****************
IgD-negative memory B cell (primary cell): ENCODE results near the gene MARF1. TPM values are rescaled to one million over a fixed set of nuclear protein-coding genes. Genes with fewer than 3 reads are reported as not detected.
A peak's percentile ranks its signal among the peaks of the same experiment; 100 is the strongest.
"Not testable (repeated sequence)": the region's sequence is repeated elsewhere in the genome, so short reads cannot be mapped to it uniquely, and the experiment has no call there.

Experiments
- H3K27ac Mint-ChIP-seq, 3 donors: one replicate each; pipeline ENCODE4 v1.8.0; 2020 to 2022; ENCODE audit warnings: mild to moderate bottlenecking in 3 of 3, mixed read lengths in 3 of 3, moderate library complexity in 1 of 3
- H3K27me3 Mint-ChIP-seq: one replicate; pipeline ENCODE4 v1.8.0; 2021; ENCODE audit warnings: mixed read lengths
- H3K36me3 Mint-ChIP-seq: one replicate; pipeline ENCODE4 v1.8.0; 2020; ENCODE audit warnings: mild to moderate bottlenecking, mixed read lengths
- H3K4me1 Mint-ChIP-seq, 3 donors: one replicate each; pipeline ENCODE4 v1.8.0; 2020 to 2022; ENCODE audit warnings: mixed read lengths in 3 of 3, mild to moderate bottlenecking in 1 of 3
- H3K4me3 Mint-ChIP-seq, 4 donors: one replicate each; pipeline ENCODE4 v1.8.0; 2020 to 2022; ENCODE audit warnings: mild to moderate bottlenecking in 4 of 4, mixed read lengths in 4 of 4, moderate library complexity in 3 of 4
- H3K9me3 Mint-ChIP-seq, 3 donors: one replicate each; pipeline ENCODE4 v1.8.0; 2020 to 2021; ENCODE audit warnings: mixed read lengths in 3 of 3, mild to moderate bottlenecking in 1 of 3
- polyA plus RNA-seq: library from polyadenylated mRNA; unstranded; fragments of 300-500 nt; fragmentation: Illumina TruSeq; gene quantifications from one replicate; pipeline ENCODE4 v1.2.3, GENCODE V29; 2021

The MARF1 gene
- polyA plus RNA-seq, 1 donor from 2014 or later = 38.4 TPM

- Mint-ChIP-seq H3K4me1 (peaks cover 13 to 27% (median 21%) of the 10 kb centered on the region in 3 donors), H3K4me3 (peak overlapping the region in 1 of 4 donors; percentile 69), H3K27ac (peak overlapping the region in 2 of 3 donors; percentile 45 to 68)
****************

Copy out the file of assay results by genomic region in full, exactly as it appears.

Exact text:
IgD-negative memory B cell (primary cell): ENCODE results near the gene MARF1. TPM values are rescaled to one million over a fixed set of nuclear protein-coding genes. Genes with fewer than 3 reads are reported as not detected.
A peak's percentile ranks its signal among the peaks of the same experiment; 100 is the strongest.
"Not testable (repeated sequence)": the region's sequence is repeated elsewhere in the genome, so short reads cannot be mapped to it uniquely, and the experiment has no call there.

Experiments
- H3K27ac Mint-ChIP-seq, 3 donors: one replicate each; pipeline ENCODE4 v1.8.0; 2020 to 2022; ENCODE audit warnings: mild to moderate bottlenecking in 3 of 3, mixed read lengths in 3 of 3, moderate library complexity in 1 of 3
- H3K27me3 Mint-ChIP-seq: one replicate; pipeline ENCODE4 v1.8.0; 2021; ENCODE audit warnings: mixed read lengths
- H3K36me3 Mint-ChIP-seq: one replicate; pipeline ENCODE4 v1.8.0; 2020; ENCODE audit warnings: mild to moderate bottlenecking, mixed read lengths
- H3K4me1 Mint-ChIP-seq, 3 donors: one replicate each; pipeline ENCODE4 v1.8.0; 2020 to 2022; ENCODE audit warnings: mixed read lengths in 3 of 3, mild to moderate bottlenecking in 1 of 3
- H3K4me3 Mint-ChIP-seq, 4 donors: one replicate each; pipeline ENCODE4 v1.8.0; 2020 to 2022; ENCODE audit warnings: mild to moderate bottlenecking in 4 of 4, mixed read lengths in 4 of 4, moderate library complexity in 3 of 4
- H3K9me3 Mint-ChIP-seq, 3 donors: one replicate each; pipeline ENCODE4 v1.8.0; 2020 to 2021; ENCODE audit warnings: mixed read lengths in 3 of 3, mild to moderate bottlenecking in 1 of 3
- polyA plus RNA-seq: library from polyadenylated mRNA; unstranded; fragments of 300-500 nt; fragmentation: Illumina TruSeq; gene quantifications from one replicate; pipeline ENCODE4 v1.2.3, GENCODE V29; 2021

The MARF1 gene
- polyA plus RNA-seq, 1 donor from 2014 or later = 38.4 TPM

- Mint-ChIP-seq H3K4me1 (peaks cover 13 to 27% (median 21%) of the 10 kb centered on the region in 3 donors), H3K4me3 (peak overlapping the region in 1 of 4 donors; percentile 69), H3K27ac (peak overlapping the region in 2 of 3 donors; percentile 45 to 68)